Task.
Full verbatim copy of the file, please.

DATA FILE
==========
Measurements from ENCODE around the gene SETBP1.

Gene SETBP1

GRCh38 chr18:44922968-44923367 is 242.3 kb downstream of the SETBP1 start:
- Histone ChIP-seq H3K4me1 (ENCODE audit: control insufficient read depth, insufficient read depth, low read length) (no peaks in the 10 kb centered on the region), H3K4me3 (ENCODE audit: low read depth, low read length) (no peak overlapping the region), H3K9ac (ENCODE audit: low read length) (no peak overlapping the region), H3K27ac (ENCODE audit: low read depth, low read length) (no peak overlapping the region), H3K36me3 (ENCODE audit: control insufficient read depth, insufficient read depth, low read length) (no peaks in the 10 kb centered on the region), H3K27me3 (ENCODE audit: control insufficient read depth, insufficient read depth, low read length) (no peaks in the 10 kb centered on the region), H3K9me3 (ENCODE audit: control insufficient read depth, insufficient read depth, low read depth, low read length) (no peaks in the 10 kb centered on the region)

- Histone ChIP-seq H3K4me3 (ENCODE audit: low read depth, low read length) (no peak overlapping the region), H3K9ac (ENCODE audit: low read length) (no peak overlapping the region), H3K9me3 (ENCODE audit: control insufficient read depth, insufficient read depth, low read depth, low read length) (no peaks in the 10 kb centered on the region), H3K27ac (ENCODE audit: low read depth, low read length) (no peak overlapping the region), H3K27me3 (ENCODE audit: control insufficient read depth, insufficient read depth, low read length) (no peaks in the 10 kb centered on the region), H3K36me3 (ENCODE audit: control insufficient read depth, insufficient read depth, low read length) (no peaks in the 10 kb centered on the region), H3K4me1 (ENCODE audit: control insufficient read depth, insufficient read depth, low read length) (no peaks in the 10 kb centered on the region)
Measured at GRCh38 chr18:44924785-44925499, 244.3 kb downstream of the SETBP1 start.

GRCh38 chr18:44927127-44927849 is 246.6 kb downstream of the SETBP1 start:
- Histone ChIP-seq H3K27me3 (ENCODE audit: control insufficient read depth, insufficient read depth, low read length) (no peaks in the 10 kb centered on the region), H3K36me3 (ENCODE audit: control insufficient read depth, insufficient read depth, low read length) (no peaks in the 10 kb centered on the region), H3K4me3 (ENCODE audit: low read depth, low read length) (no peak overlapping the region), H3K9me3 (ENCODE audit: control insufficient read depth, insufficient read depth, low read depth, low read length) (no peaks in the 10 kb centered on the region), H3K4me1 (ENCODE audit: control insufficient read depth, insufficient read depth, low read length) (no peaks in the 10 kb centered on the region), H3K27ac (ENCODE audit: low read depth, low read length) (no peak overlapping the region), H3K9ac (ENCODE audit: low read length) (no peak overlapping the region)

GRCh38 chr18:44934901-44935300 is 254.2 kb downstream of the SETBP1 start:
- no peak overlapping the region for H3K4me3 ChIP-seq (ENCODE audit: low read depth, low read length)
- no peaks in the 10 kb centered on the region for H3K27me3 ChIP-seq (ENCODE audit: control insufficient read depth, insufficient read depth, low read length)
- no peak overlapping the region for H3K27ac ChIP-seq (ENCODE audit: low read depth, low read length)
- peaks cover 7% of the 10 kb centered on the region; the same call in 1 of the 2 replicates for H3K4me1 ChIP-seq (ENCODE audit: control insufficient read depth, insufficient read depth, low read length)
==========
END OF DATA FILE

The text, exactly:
Measurements from ENCODE around the gene SETBP1.

Gene SETBP1

GRCh38 chr18:44922968-44923367 is 242.3 kb downstream of the SETBP1 start:
- Histone ChIP-seq H3K4me1 (ENCODE audit: control insufficient read depth, insufficient read depth, low read length) (no peaks in the 10 kb centered on the region), H3K4me3 (ENCODE audit: low read depth, low read length) (no peak overlapping the region), H3K9ac (ENCODE audit: low read length) (no peak overlapping the region), H3K27ac (ENCODE audit: low read depth, low read length) (no peak overlapping the region), H3K36me3 (ENCODE audit: control insufficient read depth, insufficient read depth, low read length) (no peaks in the 10 kb centered on the region), H3K27me3 (ENCODE audit: control insufficient read depth, insufficient read depth, low read length) (no peaks in the 10 kb centered on the region), H3K9me3 (ENCODE audit: control insufficient read depth, insufficient read depth, low read depth, low read length) (no peaks in the 10 kb centered on the region)

- Histone ChIP-seq H3K4me3 (ENCODE audit: low read depth, low read length) (no peak overlapping the region), H3K9ac (ENCODE audit: low read length) (no peak overlapping the region), H3K9me3 (ENCODE audit: control insufficient read depth, insufficient read depth, low read depth, low read length) (no peaks in the 10 kb centered on the region), H3K27ac (ENCODE audit: low read depth, low read length) (no peak overlapping the region), H3K27me3 (ENCODE audit: control insufficient read depth, insufficient read depth, low read length) (no peaks in the 10 kb centered on the region), H3K36me3 (ENCODE audit: control insufficient read depth, insufficient read depth, low read length) (no peaks in the 10 kb centered on the region), H3K4me1 (ENCODE audit: control insufficient read depth, insufficient read depth, low read length) (no peaks in the 10 kb centered on the region)
Measured at GRCh38 chr18:44924785-44925499, 244.3 kb downstream of the SETBP1 start.

GRCh38 chr18:44927127-44927849 is 246.6 kb downstream of the SETBP1 start:
- Histone ChIP-seq H3K27me3 (ENCODE audit: control insufficient read depth, insufficient read depth, low read length) (no peaks in the 10 kb centered on the region), H3K36me3 (ENCODE audit: control insufficient read depth, insufficient read depth, low read length) (no peaks in the 10 kb centered on the region), H3K4me3 (ENCODE audit: low read depth, low read length) (no peak overlapping the region), H3K9me3 (ENCODE audit: control insufficient read depth, insufficient read depth, low read depth, low read length) (no peaks in the 10 kb centered on the region), H3K4me1 (ENCODE audit: control insufficient read depth, insufficient read depth, low read length) (no peaks in the 10 kb centered on the region), H3K27ac (ENCODE audit: low read depth, low read length) (no peak overlapping the region), H3K9ac (ENCODE audit: low read length) (no peak overlapping the region)

GRCh38 chr18:44934901-44935300 is 254.2 kb downstream of the SETBP1 start:
- no peak overlapping the region for H3K4me3 ChIP-seq (ENCODE audit: low read depth, low read length)
- no peaks in the 10 kb centered on the region for H3K27me3 ChIP-seq (ENCODE audit: control insufficient read depth, insufficient read depth, low read length)
- no peak overlapping the region for H3K27ac ChIP-seq (ENCODE audit: low read depth, low read length)
- peaks cover 7% of the 10 kb centered on the region; the same call in 1 of the 2 replicates for H3K4me1 ChIP-seq (ENCODE audit: control insufficient read depth, insufficient read depth, low read length)